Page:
Once again, it’s time to play with Hipstamatic and my iPhone. I saw the reflection in my coffee cup this morning, and felt compelled to capture it. The coffee here is just ok — it’s no Jamaican Blue Mountain or Kona — but it seemed like it would be enhanced with a little “dirty” photo treatment in Hipstamatic. Enjoy!
OK, so I usually love my iPhone. It’s days like today, though, that make me wanna chuck it in a conveniently located river from a conveniently well placed bridge.
As part of a small event I run monthly, I got an e-mail from someone yesterday with some large attachments — ended up being about 24mb altogether. My mail server had no problem with it, and Apple’s Mail application had no problem with it. However, when the iPhone got ahold of it…. Well, frustrating doesn’t hardly put the appropriately contorted face on it. I’d try to delete the e-mail, and Mail app on the phone would choke and die, even to the point of affecting the read/unread status of e-mails in other accounts that feed through my iPhone.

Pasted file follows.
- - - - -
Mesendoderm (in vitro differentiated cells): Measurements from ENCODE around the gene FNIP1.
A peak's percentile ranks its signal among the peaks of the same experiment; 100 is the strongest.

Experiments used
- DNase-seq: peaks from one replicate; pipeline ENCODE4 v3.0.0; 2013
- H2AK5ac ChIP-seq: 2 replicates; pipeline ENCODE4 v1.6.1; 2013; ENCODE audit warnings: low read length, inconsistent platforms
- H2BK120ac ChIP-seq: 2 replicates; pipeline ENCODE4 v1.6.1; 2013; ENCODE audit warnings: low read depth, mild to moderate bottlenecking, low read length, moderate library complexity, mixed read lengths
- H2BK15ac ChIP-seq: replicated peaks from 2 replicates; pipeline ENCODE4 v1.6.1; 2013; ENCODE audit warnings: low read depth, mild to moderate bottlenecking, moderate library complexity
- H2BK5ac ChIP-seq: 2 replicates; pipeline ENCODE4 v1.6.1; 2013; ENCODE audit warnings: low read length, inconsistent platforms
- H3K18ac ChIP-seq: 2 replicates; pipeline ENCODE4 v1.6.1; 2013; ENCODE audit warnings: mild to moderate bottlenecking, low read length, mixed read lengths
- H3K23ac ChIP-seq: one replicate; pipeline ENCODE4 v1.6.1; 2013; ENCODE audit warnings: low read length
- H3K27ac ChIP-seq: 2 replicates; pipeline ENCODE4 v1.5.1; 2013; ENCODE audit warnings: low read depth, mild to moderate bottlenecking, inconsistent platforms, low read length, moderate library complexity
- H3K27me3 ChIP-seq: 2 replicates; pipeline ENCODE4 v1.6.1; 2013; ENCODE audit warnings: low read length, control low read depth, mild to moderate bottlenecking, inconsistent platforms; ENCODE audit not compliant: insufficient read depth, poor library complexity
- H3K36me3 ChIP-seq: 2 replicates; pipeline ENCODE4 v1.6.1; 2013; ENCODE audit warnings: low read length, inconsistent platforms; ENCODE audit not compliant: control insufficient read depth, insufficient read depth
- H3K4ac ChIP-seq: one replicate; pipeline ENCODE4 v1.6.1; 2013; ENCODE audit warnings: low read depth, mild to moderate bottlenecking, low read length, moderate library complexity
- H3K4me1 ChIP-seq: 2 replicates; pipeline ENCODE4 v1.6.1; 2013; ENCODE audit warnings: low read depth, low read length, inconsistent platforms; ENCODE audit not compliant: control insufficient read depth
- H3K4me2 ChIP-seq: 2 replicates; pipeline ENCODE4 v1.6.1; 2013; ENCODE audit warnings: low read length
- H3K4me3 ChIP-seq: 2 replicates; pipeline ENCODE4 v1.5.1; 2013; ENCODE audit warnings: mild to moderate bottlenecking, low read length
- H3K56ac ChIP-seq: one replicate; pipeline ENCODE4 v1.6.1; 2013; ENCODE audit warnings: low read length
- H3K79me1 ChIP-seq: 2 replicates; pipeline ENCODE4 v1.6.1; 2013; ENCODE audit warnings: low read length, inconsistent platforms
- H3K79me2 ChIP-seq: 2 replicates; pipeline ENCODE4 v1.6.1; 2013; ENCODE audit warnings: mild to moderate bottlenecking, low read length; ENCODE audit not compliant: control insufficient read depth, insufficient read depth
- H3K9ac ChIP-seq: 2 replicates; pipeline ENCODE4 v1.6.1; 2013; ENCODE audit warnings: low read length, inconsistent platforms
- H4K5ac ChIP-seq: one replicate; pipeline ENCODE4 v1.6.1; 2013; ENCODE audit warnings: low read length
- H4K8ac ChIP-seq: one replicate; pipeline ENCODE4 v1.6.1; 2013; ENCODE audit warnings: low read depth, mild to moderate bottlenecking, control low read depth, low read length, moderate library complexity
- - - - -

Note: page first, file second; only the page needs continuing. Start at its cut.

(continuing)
I tried sooooo many solutions, but here’s the solution I ran across that seemed to solve my problem. First, change the iPhone Mail settings to only display the last 25 items. That’s probably a pretty good setting for me most of the time anyway. Second, make sure that the mail account on the mail server is devoid of any new e-mail. And lastly, send myself 25 (or more) e-mails so that the only thing displayed are the new e-mails. That seemed to “scroll” the mongo e-mail off the screen, never to return…. so far.
This is a horrible behavior by the iPhone. There should be no acceptable mail behavior (meaning that the e-mail lives within standards) that should cause the mail app to behave this way.
Apple — this one hurts!
Well, today was the day — the new iPhone OS was released, and I’ve pulled it down, dumped it on my iPhone and iPod Touch…. and I’ll see whether it was worth the wait.